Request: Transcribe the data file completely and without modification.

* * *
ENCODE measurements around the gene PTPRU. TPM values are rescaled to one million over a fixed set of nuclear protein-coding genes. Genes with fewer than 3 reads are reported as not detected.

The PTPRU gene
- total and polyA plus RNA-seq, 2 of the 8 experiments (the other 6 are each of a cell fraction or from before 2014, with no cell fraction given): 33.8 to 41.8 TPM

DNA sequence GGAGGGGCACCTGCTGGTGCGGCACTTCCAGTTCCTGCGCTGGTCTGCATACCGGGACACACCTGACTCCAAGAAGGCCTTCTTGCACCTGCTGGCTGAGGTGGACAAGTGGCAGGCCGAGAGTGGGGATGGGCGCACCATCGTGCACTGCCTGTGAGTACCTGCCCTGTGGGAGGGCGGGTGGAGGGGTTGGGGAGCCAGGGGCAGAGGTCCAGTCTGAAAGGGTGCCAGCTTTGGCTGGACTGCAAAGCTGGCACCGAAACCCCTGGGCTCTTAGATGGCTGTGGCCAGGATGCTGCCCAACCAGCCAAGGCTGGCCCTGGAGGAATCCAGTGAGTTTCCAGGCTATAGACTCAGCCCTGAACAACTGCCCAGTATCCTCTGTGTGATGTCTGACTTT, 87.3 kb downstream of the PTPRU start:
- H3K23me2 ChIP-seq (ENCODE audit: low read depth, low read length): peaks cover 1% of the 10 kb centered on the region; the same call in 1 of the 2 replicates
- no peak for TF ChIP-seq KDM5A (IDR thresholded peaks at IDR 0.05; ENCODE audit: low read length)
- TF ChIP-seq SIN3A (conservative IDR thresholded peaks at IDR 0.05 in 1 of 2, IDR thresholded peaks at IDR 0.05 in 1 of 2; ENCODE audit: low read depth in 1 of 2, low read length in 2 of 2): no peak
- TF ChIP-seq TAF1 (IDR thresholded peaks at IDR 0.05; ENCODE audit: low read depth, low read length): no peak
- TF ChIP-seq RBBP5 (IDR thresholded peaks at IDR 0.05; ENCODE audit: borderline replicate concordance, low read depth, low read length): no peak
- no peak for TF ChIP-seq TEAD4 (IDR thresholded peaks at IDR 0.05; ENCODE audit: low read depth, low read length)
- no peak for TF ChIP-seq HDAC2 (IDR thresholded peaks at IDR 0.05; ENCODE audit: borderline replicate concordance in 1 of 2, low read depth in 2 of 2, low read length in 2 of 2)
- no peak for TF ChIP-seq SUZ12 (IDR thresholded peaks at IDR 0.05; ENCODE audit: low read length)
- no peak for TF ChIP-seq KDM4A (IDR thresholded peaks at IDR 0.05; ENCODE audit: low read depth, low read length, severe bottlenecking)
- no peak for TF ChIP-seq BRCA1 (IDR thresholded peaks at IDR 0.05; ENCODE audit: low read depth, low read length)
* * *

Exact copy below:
ENCODE measurements around the gene PTPRU. TPM values are rescaled to one million over a fixed set of nuclear protein-coding genes. Genes with fewer than 3 reads are reported as not detected.

The PTPRU gene
- total and polyA plus RNA-seq, 2 of the 8 experiments (the other 6 are each of a cell fraction or from before 2014, with no cell fraction given): 33.8 to 41.8 TPM

DNA sequence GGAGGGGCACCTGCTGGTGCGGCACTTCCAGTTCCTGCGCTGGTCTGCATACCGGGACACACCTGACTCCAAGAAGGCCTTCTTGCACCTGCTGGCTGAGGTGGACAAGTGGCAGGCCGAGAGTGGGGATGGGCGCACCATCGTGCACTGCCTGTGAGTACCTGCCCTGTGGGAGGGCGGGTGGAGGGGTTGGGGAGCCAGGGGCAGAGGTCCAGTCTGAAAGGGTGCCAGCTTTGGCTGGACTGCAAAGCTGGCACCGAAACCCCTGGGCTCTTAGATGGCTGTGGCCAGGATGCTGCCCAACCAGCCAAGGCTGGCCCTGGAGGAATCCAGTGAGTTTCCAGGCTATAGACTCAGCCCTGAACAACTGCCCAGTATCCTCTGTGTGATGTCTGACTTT, 87.3 kb downstream of the PTPRU start:
- H3K23me2 ChIP-seq (ENCODE audit: low read depth, low read length): peaks cover 1% of the 10 kb centered on the region; the same call in 1 of the 2 replicates
- no peak for TF ChIP-seq KDM5A (IDR thresholded peaks at IDR 0.05; ENCODE audit: low read length)
- TF ChIP-seq SIN3A (conservative IDR thresholded peaks at IDR 0.05 in 1 of 2, IDR thresholded peaks at IDR 0.05 in 1 of 2; ENCODE audit: low read depth in 1 of 2, low read length in 2 of 2): no peak
- TF ChIP-seq TAF1 (IDR thresholded peaks at IDR 0.05; ENCODE audit: low read depth, low read length): no peak
- TF ChIP-seq RBBP5 (IDR thresholded peaks at IDR 0.05; ENCODE audit: borderline replicate concordance, low read depth, low read length): no peak
- no peak for TF ChIP-seq TEAD4 (IDR thresholded peaks at IDR 0.05; ENCODE audit: low read depth, low read length)
- no peak for TF ChIP-seq HDAC2 (IDR thresholded peaks at IDR 0.05; ENCODE audit: borderline replicate concordance in 1 of 2, low read depth in 2 of 2, low read length in 2 of 2)
- no peak for TF ChIP-seq SUZ12 (IDR thresholded peaks at IDR 0.05; ENCODE audit: low read length)
- no peak for TF ChIP-seq KDM4A (IDR thresholded peaks at IDR 0.05; ENCODE audit: low read depth, low read length, severe bottlenecking)
- no peak for TF ChIP-seq BRCA1 (IDR thresholded peaks at IDR 0.05; ENCODE audit: low read depth, low read length)